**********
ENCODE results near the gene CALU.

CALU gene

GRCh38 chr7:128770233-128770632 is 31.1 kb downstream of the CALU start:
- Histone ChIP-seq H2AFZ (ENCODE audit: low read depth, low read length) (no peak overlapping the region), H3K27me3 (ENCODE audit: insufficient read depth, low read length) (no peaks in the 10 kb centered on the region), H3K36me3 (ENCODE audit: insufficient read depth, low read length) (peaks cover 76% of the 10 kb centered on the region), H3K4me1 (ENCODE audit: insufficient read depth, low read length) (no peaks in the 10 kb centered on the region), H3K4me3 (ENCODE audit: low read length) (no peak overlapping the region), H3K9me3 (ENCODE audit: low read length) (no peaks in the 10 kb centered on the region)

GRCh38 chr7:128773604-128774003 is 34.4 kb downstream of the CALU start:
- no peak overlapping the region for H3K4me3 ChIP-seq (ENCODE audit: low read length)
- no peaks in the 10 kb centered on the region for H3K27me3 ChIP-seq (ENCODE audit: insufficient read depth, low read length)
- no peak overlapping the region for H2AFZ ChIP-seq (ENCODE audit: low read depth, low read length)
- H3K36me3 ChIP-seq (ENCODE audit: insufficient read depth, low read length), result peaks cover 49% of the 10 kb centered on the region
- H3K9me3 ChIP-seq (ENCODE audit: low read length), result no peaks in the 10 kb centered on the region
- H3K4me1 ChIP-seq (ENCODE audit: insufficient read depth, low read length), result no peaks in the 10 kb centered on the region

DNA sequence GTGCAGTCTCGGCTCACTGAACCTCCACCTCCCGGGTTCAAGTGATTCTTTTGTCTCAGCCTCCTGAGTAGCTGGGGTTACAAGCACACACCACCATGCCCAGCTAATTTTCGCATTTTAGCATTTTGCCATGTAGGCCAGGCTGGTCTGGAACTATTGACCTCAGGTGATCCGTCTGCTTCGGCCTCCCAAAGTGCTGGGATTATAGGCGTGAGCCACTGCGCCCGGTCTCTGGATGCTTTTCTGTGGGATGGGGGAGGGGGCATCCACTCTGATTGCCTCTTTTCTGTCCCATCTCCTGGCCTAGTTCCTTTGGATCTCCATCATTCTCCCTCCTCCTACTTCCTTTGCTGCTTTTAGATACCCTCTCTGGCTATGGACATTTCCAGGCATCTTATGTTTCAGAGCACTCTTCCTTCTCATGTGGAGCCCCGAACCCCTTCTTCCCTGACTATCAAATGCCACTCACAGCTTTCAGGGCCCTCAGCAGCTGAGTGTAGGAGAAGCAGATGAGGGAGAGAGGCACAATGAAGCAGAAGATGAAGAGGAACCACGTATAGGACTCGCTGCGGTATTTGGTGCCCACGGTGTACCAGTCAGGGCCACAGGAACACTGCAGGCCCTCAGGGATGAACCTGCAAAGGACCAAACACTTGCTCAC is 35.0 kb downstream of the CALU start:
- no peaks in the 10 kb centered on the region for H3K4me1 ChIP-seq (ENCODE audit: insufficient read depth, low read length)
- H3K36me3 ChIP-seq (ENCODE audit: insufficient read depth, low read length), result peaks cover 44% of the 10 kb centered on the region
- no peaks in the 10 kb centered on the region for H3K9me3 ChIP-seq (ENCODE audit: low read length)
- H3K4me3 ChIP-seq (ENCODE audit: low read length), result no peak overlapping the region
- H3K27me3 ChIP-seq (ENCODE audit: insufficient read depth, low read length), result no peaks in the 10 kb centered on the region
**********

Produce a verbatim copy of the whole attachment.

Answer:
ENCODE results near the gene CALU.

CALU gene

GRCh38 chr7:128770233-128770632 is 31.1 kb downstream of the CALU start:
- Histone ChIP-seq H2AFZ (ENCODE audit: low read depth, low read length) (no peak overlapping the region), H3K27me3 (ENCODE audit: insufficient read depth, low read length) (no peaks in the 10 kb centered on the region), H3K36me3 (ENCODE audit: insufficient read depth, low read length) (peaks cover 76% of the 10 kb centered on the region), H3K4me1 (ENCODE audit: insufficient read depth, low read length) (no peaks in the 10 kb centered on the region), H3K4me3 (ENCODE audit: low read length) (no peak overlapping the region), H3K9me3 (ENCODE audit: low read length) (no peaks in the 10 kb centered on the region)

GRCh38 chr7:128773604-128774003 is 34.4 kb downstream of the CALU start:
- no peak overlapping the region for H3K4me3 ChIP-seq (ENCODE audit: low read length)
- no peaks in the 10 kb centered on the region for H3K27me3 ChIP-seq (ENCODE audit: insufficient read depth, low read length)
- no peak overlapping the region for H2AFZ ChIP-seq (ENCODE audit: low read depth, low read length)
- H3K36me3 ChIP-seq (ENCODE audit: insufficient read depth, low read length), result peaks cover 49% of the 10 kb centered on the region
- H3K9me3 ChIP-seq (ENCODE audit: low read length), result no peaks in the 10 kb centered on the region
- H3K4me1 ChIP-seq (ENCODE audit: insufficient read depth, low read length), result no peaks in the 10 kb centered on the region

DNA sequence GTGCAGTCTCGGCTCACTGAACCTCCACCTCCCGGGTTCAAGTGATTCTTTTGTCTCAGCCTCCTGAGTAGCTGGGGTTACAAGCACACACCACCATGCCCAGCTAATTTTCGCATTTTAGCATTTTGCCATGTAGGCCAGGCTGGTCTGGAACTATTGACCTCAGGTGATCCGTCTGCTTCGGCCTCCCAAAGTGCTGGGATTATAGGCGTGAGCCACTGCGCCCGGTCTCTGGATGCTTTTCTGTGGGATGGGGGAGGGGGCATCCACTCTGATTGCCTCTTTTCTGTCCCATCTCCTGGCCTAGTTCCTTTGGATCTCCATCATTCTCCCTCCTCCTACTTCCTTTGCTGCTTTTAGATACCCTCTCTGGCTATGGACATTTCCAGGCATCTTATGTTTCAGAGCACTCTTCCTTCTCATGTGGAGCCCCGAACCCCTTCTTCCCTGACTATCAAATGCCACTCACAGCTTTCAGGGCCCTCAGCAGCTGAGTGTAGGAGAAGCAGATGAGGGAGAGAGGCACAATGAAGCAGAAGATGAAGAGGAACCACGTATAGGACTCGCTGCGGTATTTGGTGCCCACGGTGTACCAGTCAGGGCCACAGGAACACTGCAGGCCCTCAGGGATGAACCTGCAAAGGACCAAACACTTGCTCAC is 35.0 kb downstream of the CALU start:
- no peaks in the 10 kb centered on the region for H3K4me1 ChIP-seq (ENCODE audit: insufficient read depth, low read length)
- H3K36me3 ChIP-seq (ENCODE audit: insufficient read depth, low read length), result peaks cover 44% of the 10 kb centered on the region
- no peaks in the 10 kb centered on the region for H3K9me3 ChIP-seq (ENCODE audit: low read length)
- H3K4me3 ChIP-seq (ENCODE audit: low read length), result no peak overlapping the region
- H3K27me3 ChIP-seq (ENCODE audit: insufficient read depth, low read length), result no peaks in the 10 kb centered on the region